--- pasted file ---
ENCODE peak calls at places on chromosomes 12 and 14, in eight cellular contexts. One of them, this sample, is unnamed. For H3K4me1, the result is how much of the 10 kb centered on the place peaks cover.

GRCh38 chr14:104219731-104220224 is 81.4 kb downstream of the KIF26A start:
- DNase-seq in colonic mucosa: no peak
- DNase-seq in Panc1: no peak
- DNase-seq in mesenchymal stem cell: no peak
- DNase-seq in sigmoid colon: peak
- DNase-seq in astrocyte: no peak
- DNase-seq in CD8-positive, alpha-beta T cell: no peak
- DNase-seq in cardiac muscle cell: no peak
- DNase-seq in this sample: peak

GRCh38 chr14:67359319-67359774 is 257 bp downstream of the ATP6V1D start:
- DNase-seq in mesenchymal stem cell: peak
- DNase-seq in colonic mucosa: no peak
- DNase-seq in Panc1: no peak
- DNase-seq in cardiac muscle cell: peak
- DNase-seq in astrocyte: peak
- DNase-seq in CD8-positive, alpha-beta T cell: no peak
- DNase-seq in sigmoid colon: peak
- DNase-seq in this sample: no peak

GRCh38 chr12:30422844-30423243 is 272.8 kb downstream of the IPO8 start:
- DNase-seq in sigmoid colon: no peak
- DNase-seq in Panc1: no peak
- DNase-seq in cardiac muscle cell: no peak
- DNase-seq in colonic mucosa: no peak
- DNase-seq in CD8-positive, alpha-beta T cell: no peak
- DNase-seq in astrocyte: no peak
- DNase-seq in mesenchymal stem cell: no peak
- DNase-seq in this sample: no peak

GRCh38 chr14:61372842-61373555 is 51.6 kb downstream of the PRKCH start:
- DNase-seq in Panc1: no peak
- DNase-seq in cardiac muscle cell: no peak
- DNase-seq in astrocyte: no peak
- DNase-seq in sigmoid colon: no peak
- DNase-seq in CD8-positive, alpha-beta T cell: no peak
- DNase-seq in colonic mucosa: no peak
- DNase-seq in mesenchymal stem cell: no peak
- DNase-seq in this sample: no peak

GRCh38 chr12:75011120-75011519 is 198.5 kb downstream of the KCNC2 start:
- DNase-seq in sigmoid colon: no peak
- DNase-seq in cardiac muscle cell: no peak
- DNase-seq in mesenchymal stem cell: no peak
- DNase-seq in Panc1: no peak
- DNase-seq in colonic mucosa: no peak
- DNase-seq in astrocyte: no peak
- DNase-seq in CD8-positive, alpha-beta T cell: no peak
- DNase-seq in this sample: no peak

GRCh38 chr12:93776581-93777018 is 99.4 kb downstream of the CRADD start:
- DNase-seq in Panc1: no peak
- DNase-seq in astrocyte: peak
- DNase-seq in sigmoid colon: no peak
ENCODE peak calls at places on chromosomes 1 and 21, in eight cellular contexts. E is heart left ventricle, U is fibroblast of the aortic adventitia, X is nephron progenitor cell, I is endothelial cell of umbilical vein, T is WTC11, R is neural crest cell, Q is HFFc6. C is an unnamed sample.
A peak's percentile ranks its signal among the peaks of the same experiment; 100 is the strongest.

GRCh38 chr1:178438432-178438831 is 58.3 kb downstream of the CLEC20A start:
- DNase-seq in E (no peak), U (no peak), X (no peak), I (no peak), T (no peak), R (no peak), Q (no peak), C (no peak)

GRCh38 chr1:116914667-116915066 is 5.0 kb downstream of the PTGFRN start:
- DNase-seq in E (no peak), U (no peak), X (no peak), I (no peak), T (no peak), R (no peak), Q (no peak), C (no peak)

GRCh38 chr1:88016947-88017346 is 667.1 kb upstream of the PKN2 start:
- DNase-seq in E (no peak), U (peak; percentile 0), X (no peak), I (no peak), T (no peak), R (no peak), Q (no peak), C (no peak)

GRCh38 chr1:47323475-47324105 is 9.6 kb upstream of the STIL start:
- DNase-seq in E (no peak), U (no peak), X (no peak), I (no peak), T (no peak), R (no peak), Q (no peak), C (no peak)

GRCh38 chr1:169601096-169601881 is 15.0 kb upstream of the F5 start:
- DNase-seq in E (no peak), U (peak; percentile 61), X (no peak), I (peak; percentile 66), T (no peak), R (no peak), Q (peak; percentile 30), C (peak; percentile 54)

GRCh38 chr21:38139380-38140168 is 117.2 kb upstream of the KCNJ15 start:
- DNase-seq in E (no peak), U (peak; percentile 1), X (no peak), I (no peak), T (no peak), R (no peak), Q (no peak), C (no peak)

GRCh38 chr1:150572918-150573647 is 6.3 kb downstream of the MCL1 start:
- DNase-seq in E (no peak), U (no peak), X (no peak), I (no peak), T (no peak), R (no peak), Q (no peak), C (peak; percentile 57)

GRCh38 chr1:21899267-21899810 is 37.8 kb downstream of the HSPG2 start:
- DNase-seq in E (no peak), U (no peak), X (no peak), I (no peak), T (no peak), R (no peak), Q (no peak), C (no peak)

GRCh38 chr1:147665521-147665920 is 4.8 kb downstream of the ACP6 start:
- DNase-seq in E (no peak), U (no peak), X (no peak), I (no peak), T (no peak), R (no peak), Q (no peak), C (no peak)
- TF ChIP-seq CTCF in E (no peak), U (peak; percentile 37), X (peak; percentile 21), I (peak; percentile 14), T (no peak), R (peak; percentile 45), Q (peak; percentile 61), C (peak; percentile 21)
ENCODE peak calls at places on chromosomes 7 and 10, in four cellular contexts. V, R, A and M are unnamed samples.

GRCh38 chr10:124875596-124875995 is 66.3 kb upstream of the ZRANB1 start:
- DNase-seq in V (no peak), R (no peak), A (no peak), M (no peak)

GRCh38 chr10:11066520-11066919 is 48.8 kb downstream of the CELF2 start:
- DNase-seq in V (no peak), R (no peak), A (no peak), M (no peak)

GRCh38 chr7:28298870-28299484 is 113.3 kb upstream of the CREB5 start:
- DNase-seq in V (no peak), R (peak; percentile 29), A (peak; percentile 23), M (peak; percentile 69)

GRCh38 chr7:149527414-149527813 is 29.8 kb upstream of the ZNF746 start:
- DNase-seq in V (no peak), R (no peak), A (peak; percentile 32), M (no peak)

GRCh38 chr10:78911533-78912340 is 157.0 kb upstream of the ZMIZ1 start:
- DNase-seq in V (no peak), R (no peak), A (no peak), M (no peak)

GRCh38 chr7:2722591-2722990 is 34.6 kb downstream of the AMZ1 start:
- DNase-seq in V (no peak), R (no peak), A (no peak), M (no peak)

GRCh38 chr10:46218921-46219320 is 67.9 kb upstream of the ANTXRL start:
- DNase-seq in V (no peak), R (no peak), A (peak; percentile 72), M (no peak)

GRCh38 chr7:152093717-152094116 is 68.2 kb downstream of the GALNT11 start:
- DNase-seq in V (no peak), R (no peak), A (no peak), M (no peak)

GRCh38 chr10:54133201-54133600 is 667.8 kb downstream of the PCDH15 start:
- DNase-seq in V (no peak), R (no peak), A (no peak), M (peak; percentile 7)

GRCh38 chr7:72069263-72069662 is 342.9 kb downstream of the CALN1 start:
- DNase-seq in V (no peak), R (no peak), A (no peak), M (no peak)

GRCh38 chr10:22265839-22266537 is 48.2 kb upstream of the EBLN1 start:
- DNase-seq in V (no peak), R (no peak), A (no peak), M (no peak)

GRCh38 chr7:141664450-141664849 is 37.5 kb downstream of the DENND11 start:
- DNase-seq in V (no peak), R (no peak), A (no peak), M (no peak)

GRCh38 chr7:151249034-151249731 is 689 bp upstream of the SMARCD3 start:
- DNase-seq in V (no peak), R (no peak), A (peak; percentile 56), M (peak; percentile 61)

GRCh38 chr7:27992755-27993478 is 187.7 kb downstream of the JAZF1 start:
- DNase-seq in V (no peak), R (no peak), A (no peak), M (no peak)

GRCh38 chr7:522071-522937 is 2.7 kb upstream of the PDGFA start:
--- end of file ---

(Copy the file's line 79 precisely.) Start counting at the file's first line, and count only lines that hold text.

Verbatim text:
GRCh38 chr7:149527414-149527813 is 29.8 kb upstream of the ZNF746 start: